My Neighbors Are Trying to Kill Me: A Memoir.

I’ve never had a problem with noisy neighbors until I moved to NYC. I’ve lived in apartment buildings before, in Spain and Geneseo, but it wasn’t until I moved to Brooklyn that I first experienced the true torture that is hearing your neighbors’ every move.

It truly is a miracle that I’ve gone this far without having to deal with a problem such as this. I’ve somehow avoided it at every step…in college dorm buildings, in an older-than-dust apartments in Seville where flamenco music seeps through every crack, in college where I slept sandwiched between two fraternity houses. Never once did I encounter a problem with my neighbors being too loud.

So when I moved to my first apartment in Bushwick, and my new neighbors moved in promptly after, I was completely unprepared.

I am the type of person who needs some peace and quiet at home. It’s my sanctuary where I escape from the chaos of the day. So when that safe space is invaded, I can get a bit irritable. It’s not fun having your one private space invaded by the voices of strangers, interrupting your quiet time and relaxation. It’s like having an itch that you can’t scratch.

My first loud neighbor had a voice so shrill it pierced right through the inch of plaster separating us and drilled right into my soul. The octave of his voice was nearly inhuman; I’m almost positive that the reason the dog living below me would bark at random intervals was because my neighbor’s voice would hit a pitch too high for human ears to register. This carried on for months. Singing show tunes at 11pm, loudly guffawing at indecipherable jokes told by softer-spoken roommates. I felt myself slowly losing it. Polite and forcefully unaggressive notes tacked to his door only led to bitter backlash and vengefully increased volumes. I strongly considered moving, if just to get some sleep. In the depths of winter, I kept the fan on just to drown out the sound of his voice, choosing to wake up shivering if it meant I got to sleep at all.

I didn’t think it could get worse, until it did.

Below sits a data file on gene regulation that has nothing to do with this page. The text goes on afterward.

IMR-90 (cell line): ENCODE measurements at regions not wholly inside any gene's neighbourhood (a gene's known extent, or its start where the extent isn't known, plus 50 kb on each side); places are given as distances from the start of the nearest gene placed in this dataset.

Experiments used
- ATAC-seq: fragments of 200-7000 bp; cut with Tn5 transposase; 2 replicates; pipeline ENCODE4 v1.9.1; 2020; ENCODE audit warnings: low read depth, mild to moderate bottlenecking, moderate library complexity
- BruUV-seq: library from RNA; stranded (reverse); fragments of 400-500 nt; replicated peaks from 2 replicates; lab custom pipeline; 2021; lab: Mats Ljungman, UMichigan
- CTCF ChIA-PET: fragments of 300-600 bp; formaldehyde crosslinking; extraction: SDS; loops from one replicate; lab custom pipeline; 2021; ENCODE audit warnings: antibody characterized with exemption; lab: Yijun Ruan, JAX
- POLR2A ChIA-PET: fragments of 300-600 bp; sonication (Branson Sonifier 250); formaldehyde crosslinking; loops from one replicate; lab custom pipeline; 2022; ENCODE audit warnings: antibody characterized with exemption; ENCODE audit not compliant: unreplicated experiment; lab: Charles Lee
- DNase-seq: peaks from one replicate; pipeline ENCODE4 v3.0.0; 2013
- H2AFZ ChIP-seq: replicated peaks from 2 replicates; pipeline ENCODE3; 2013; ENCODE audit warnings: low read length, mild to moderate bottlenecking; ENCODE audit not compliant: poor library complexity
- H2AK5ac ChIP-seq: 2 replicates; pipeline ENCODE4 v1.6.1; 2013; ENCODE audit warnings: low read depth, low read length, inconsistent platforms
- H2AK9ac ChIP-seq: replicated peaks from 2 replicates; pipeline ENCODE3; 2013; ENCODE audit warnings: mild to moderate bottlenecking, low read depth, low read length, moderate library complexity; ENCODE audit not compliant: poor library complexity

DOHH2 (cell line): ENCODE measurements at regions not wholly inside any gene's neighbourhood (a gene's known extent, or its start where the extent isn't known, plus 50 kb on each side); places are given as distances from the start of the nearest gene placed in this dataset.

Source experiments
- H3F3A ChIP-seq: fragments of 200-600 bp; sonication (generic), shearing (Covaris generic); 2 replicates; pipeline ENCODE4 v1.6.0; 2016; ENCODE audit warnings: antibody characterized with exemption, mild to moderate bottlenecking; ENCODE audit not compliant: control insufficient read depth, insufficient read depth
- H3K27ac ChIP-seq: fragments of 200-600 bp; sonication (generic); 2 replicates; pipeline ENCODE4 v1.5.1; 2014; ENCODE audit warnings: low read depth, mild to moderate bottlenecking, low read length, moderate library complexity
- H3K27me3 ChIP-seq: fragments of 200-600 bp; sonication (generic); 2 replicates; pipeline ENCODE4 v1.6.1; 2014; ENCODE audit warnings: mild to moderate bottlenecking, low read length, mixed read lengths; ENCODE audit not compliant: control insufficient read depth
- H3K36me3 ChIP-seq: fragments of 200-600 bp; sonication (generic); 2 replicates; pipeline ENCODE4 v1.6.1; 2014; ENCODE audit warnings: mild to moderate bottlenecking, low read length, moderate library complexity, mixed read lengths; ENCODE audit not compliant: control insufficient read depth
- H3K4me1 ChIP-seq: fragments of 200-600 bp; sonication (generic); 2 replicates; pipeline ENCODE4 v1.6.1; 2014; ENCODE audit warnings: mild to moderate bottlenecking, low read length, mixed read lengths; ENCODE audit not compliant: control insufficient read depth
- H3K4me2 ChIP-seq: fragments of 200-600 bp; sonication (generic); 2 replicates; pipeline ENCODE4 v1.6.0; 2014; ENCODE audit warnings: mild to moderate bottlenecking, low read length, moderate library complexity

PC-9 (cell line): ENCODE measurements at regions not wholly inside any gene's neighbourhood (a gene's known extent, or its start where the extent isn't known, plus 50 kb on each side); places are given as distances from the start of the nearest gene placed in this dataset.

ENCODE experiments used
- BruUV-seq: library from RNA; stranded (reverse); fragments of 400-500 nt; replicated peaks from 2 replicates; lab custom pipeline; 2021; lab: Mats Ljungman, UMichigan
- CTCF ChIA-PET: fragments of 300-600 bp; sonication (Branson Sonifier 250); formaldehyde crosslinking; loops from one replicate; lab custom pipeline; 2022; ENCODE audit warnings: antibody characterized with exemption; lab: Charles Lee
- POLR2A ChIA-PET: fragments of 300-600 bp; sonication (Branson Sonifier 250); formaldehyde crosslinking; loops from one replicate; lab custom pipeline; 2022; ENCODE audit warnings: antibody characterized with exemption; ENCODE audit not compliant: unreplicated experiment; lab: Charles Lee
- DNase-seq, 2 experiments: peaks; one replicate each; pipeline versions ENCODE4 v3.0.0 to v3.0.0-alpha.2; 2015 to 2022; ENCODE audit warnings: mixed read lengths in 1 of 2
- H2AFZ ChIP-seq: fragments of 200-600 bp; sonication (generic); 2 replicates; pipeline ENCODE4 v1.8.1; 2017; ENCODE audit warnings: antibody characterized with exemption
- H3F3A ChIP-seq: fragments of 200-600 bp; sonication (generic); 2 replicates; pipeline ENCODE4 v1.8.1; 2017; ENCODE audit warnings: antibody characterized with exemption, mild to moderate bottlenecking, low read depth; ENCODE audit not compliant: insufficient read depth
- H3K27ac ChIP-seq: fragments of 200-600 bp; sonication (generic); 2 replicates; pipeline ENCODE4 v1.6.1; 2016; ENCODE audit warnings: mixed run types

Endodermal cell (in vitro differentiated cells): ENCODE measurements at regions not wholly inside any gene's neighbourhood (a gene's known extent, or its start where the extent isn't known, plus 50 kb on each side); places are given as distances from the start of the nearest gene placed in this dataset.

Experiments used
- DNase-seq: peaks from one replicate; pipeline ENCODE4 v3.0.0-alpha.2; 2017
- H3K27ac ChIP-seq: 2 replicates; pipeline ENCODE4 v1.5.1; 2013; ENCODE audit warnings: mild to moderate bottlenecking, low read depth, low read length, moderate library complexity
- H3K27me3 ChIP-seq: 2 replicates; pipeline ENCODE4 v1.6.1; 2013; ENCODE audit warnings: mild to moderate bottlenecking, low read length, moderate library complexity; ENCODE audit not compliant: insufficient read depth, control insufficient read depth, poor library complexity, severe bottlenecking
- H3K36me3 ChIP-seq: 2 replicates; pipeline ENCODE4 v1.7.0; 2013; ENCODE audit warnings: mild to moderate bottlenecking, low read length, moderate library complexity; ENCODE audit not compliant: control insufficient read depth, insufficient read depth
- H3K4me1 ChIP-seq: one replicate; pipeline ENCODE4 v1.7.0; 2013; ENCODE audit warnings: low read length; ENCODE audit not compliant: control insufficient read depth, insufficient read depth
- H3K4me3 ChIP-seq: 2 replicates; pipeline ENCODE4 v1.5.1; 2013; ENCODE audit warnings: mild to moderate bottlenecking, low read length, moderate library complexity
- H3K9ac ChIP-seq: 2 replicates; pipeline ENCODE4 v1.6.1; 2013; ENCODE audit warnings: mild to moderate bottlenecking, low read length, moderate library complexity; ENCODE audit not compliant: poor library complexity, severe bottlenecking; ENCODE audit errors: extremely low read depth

By some miracle (I thought at the time), my noisy neighbor and his enabling roommates suddenly moved out in late December. I couldn’t believe it. My wish had come true. I didn’t dare imagine the day would come, and it had. I thought it was good karma, or the universe throwing me a bone. I slept without the fan on, and wasn’t awoken abruptly by late-night singalongs. I began to finally be able to relax. Peace had been restored.

Then, two months later, my nightmare returned with full force.

I’d really like to see whatever advertisement my landlord puts out when he rents the apartment next door. Does the language include “street percussionists welcome”? Does he specify that people with normal 9-5 schedules need not apply? Does he first meet the potential tenants, and then when their voices don’t surpass a normal decibel, regretfully bids them adieu?

I now live next to what I can only assume to be a group of ex frat-boys who have been kicked out of their mothers’ houses due to their collective bad habit of loudly playing video games and screaming at the television screen. The worst part is, there is no consistency to their noise. While I took my previous neighbors nighttime loudness for granted, the new neighbors don’t discriminate with their timetable. I’m woken up at 7:00am on Sundays by rap music, and sung to sleep by beer-fueled chants that shake my walls. They believe 4:00am is an extremely appropriate time to rearrange furniture, and then harmonize in a chorus of chainsaw-like snores until mid-afternoon. My roommates and I have gone over multiple times in attempt to reason with the beasts, to no avail. My roommate has even called the police, when a rowdy party kept her up late on a Tuesday night.

As for me, I’m slowly accepting that some things are out of your control. You can do your best to control a situation, but fighting against the tide will only tire you out and drain valuable energy. I’ve bought a white noise machine. I turn my music up when things start to get heated in 2L. Sometimes, I just leave and spend the night at my girlfriend’s, not having the energy or headspace to deal with the commotion. It’s one of the many things I’m learning to adjust to with city life, and one of the many things that make me miss the solace of rural living. Maybe one day, these neighbors will move and I’ll find peace again. Maybe one day I won’t have to create a cocoon of white noise inside my room to guard against the assault of sound coming from next door.

That is, until my landlord replaces them with a death metal acapella group.

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